Section #14 - Anti-Slavery sentiment grows due to the Fugitive Slave Act and Uncle Tom’s Cabin
Chapter 174: Douglas’ Plan To Organize The Nebraska Territory Fails Again In The Senate
February 10, 1853
The U.S. House Passes Douglas’s Nebraska Territorial Bill
As the 32nd Congress reconvenes for its final session in December 1852, Stephen A. Douglas prepares to again push his plans to transform the Mississippi Valley and the west, creating new wealth in the region to rival the Northeast corridor.
At forty years old, the Illinois Senator has already established himself as the combative leader of the Democratic Party in Congress, even though his run at the nomination in 1852 offends some within the party – namely, the “Old Fogies” contingent, led by James Buchanan, twenty-two years his senior and determined to be next in line after Pierce.
Through his combination of brains and willpower Douglas is the driving force behind the “Young America” movement which intends to discard the Party’s strict commitments to an agrarian economy, and its opposition to federally funded infrastructure initiatives, such as a transcontinental railroad.
To do so, however, he must first gain agreement in Congress on governance for the “Unorganized Territory” – the land to the west of Iowa and Missouri, through which the line would eventually run.
In 1852 this land is dominated by a range of Plains Tribes, mainly the Lakota’s in the far west, the Pawnee in the center, and the Omaha, Oto, and Kansas to the east. The name assigned to the area in Washington is the Nebraska Territory from the Oto Tribe word for the Platte River meaning “flat water.”
Time is short for Douglas, since the final session of the 32nd Congress runs only from December 6, 1852 to March 4, 1853. Given this, his focus is on passing two bills high on his agenda – the organization of the Nebraska Territory and funding to explore routes for the transcontinental railroad.
On January 19, 1853, however, a family tragedy slows his momentum. His 28 year old wife dies after giving birth to his third child, a daughter, who is also lost within a month.
While strickened by the loss, the senator still proceeds with his congressional duties. He works on the Nebraska Bill in the House with Illinois Congressman William A. Richardson, who later becomes Governor of the Territory.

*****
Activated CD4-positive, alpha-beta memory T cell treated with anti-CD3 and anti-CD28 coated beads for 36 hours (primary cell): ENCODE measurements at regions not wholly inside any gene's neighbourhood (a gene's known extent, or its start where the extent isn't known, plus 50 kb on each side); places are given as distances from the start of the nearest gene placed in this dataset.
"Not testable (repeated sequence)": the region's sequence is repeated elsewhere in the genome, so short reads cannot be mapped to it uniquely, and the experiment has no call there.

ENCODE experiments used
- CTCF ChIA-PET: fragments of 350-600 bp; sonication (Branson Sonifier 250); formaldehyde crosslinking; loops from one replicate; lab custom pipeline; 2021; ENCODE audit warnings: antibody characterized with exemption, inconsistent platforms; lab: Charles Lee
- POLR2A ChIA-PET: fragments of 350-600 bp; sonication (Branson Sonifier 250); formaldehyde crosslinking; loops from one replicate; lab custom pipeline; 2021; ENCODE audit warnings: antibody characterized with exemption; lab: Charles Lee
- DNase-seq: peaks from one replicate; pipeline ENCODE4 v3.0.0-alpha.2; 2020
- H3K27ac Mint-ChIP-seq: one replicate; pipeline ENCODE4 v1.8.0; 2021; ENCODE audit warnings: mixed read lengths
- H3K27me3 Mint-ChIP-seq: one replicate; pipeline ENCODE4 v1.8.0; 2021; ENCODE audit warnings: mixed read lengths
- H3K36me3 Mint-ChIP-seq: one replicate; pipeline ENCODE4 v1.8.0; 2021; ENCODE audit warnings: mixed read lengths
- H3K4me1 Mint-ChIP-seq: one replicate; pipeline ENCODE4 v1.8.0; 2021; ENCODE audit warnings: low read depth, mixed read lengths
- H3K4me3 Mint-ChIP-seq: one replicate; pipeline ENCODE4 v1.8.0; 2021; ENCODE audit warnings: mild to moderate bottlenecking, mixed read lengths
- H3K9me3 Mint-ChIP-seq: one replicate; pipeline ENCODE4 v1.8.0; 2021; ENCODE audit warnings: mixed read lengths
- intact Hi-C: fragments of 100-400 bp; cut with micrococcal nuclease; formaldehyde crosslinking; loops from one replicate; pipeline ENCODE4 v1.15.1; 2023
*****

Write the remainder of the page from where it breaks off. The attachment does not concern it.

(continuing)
When the bill reaches the House floor, it stirs relatively little controversy. Some concerns are raised about the fate of the Indian tribes on the land, but the more controversial issue of slavery is only referenced in passing. The reason being that since the bulk of the territory falls above the 36’30” Missouri Compromise line, it will become a “Free State” by default.
Despite some conjecture about splitting the territory into two states — the second to be called Kansas — the House bill simply treats Nebraska as one entity. On February 10, 1853 a vote is taken and the bill passes by a 107-49 margin, with the nays coming from Southerners who protest the assumed restriction on slavery.
All that now remains for Douglas is passage in the Senate.
March 4, 1853
The Nebraska Bill Is Tabled In The Senate By The South
Various versions of the Nebraska Bill have been before the Senate for at least eight years, and all have foundered to some extent over its likely impact on the route chosen for the transcontinental railroad.
Douglas now runs into this same resistance once again.
The measure comes up amidst a flood of other proposals right before the session ends. On March 2, approval is given to creating the Washington Territory out of what was northern Oregon. On March 3, 1853, one day before Pierce’s inauguration, Douglas’s second priority, the appropriations bill for $150,000 to explore five rail routes to the Pacific, is approved.
With time running out, Douglas finally succeeds in again bringing his Nebraska Bill to the floor on March 4. His anger over the delay is apparent in his opening remarks:
For two years past the Senate has refused to hear a territorial bill. For the past two weeks I have sat here hour after hour endeavoring at every suitable opportunity to obtain the floor.
But neither these chastisements, nor his impassioned rhetoric on behalf of the measure, are sufficient to achieve the victory he wants. In fact, his remarks are delivered to a near empty chamber, eager to adjourn. They end with another disheartening defeat, as the senate refuses to “take up debate” on the bill by a margin of 23-17.
Senate Vote To Debate Douglas’s Bill
Of the 17 votes cast by Southerners, the only two “ayes” belong to the senators from Missouri who, like Douglas, favor a central route for the pacific railroad.
The implications from this are clear to the senator. If the Nebraska Territory is to be settled, Douglas must find a way to sweeten the pot for the South.
For the moment, however, he is frustrated by his last second defeat and still distraught over the loss of his wife. In response, he sets sail on May 14, 1853, for what will be a five month excursion through Europe and over to Russia. He is greeted warmly from London to France, Rome (where he converts to Catholicism), Constantinople and St. Petersburg.
Douglas will return to America on October 20, 1853, refreshed and ready to resume his agenda on Nebraska.